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Date: 1621

" It was (as I said) once well agreeing with reason, and there was an excellent consent and harmony between them, but that is now dissolved, they often jar, reason is overborne by passion: Fertur equis auriga, nec audit currus habenas, as so many wild horses run away with a chariot, and will not ...

— Burton, Robert (1577-1640)

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Date: 1632

"Secondly, when you have made the heart thus affected with sinne, then take heed that the heart doth not flie off and shake off the yoke."

— Hooker, Richard (1554-1600)

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Date: 1641

"But I see what it is: my mind enjoys wandering off and will not yet submit to being restrained within the bounds of truth. Very well then; just this once let us give it a completely free rein, so that after a while, when it is time to tighten the reins, it may more readily submit to being curbed."

— Descartes, René (1596-1650)

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Date: 1644, 1647

"The brute beasts, who have only their bodies to preserve, are continually occupied in looking for food to nourish them; but human beings, whose most important part is the mind, should devote their main efforts to the search for wisdom, which is the true food of the mind."

— Descartes, René (1596-1650)

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Date: 1651, 1668

"Potent men, digest hardly any thing that setteth up a power to bridle their affections; and learned men, any thing that discovereth their errors, and thereby lesseneth their authority: whereas the common people's minds, unless they be tainted with dependance on the potent, or scribbled over with...

— Hobbes, Thomas (1588-1679)

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Date: 1651, 1668

"In sum, the discourse of the mind, when it is governed by design, is nothing but seeking, or the faculty of invention, which the Latins called sagacitas, and solertia; a hunting out of the causes, of some effect, present or past; or of the effects, of some present or past ca...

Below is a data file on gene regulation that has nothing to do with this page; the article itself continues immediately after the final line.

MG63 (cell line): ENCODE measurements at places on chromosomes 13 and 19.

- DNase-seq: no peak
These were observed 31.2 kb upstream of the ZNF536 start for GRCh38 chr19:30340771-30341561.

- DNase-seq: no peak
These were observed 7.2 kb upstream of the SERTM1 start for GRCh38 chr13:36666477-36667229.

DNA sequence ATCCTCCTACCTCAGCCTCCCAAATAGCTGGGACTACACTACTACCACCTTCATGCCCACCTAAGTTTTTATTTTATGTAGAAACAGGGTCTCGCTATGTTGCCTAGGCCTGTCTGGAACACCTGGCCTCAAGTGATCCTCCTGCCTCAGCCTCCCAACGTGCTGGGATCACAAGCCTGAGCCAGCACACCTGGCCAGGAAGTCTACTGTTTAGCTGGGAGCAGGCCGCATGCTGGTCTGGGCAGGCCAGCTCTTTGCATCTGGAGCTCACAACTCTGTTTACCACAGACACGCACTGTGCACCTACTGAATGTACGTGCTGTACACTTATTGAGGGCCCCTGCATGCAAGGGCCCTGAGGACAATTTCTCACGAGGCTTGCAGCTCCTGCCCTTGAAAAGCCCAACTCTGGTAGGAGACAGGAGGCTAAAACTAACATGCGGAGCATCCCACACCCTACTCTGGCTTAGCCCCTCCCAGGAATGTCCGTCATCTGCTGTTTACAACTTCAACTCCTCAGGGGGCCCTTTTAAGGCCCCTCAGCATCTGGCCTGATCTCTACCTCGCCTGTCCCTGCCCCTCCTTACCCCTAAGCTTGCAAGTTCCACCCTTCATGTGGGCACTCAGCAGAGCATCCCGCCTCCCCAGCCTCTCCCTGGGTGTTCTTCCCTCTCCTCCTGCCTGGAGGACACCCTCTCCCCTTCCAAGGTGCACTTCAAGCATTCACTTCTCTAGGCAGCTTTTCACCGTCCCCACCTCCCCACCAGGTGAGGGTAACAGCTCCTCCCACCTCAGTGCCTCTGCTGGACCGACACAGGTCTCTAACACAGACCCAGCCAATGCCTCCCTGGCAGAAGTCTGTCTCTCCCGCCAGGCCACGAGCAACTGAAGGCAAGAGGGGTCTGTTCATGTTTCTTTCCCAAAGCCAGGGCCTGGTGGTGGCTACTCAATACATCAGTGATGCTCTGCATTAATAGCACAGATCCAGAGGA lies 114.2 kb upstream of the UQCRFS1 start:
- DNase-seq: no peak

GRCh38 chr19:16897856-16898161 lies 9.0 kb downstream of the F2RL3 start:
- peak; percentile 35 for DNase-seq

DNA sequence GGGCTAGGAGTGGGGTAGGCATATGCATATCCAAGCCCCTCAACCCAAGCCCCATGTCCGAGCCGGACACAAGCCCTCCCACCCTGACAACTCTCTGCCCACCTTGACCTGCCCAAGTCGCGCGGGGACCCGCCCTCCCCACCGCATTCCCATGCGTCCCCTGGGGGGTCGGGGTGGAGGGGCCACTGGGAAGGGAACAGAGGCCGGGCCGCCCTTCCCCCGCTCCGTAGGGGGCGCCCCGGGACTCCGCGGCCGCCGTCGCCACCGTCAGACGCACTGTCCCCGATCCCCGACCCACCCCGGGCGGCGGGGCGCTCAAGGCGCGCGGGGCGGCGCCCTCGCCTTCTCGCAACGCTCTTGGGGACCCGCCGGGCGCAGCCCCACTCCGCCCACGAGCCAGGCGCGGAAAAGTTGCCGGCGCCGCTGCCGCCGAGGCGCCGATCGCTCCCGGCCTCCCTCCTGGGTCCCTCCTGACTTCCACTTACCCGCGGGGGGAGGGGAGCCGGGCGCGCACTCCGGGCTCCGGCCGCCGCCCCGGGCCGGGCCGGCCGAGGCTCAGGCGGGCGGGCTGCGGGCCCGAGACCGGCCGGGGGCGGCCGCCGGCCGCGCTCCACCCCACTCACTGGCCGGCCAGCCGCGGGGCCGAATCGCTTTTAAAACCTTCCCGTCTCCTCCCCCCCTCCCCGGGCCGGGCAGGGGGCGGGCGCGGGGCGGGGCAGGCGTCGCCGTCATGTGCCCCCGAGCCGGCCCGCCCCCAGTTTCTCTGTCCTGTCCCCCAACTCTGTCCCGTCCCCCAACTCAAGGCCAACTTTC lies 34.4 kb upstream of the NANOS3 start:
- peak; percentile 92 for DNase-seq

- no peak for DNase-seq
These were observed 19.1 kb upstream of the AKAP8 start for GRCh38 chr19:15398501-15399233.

— Hobbes, Thomas (1588-1679)

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Date: 1651

"Voluntary, the third, or intellective, which commands the other two in men, and is a curb unto them, or at least should be, but for the most part is captivated and overruled by them; and men are led like beasts by sense, giving reins to their concupiscence and several lusts."

— Burton, Robert (1577-1640)

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Date: 1651, 1668

"Sometimes a man knows a place determinate, within the compass whereof he is to seek; and then his thoughts run over all the parts thereof, in the same manner as one would sweep a room, to find a jewel; or as a spaniel ranges the field, till he find a scent; or as a man should run over the alphab...

— Hobbes, Thomas (1588-1679)

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Date: 1651

"Now, treacherous Boy, thou hast me sure, / Playing the Wanton with my Heart, / As foolish Children that a Bird have got, / Slacken the Thread, but not unty the knot."

— Sherburne, Sir Edward (bap. 1616, d. 1702)

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Date: 1651, 1668

"Seeing then that truth consisteth in the right ordering of names in our affirmations, a man that seeketh precise truth, had need to remember what every name he uses stands for; and to place it accordingly; or else he will find himselfe entangled in words, as a bird in lime twiggs; the more he st...

— Hobbes, Thomas (1588-1679)

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The Mind is a Metaphor is authored by Brad Pasanek, Assistant Professor of English, University of Virginia.